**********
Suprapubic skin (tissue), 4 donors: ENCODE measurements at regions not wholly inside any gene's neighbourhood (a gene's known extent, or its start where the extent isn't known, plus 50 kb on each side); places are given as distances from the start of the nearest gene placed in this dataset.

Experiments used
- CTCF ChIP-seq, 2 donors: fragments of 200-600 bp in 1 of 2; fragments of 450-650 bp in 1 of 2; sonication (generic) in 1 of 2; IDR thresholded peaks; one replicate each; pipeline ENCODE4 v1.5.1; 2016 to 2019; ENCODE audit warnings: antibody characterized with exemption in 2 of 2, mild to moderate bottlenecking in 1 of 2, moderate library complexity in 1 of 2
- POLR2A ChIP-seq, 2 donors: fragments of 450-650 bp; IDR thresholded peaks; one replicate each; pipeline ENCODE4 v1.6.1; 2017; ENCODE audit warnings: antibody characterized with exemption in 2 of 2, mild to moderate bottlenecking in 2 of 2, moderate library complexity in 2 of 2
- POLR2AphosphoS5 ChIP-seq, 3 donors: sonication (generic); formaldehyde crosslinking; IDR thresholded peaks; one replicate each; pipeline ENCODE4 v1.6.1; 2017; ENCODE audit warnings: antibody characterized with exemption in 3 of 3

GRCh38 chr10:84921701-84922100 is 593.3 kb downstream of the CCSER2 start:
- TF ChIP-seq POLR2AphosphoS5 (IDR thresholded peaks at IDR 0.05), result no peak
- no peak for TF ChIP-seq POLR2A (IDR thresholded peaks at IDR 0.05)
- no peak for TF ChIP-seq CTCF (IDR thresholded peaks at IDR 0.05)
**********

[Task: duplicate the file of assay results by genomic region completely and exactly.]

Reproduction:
Suprapubic skin (tissue), 4 donors: ENCODE measurements at regions not wholly inside any gene's neighbourhood (a gene's known extent, or its start where the extent isn't known, plus 50 kb on each side); places are given as distances from the start of the nearest gene placed in this dataset.

Experiments used
- CTCF ChIP-seq, 2 donors: fragments of 200-600 bp in 1 of 2; fragments of 450-650 bp in 1 of 2; sonication (generic) in 1 of 2; IDR thresholded peaks; one replicate each; pipeline ENCODE4 v1.5.1; 2016 to 2019; ENCODE audit warnings: antibody characterized with exemption in 2 of 2, mild to moderate bottlenecking in 1 of 2, moderate library complexity in 1 of 2
- POLR2A ChIP-seq, 2 donors: fragments of 450-650 bp; IDR thresholded peaks; one replicate each; pipeline ENCODE4 v1.6.1; 2017; ENCODE audit warnings: antibody characterized with exemption in 2 of 2, mild to moderate bottlenecking in 2 of 2, moderate library complexity in 2 of 2
- POLR2AphosphoS5 ChIP-seq, 3 donors: sonication (generic); formaldehyde crosslinking; IDR thresholded peaks; one replicate each; pipeline ENCODE4 v1.6.1; 2017; ENCODE audit warnings: antibody characterized with exemption in 3 of 3

GRCh38 chr10:84921701-84922100 is 593.3 kb downstream of the CCSER2 start:
- TF ChIP-seq POLR2AphosphoS5 (IDR thresholded peaks at IDR 0.05), result no peak
- no peak for TF ChIP-seq POLR2A (IDR thresholded peaks at IDR 0.05)
- no peak for TF ChIP-seq CTCF (IDR thresholded peaks at IDR 0.05)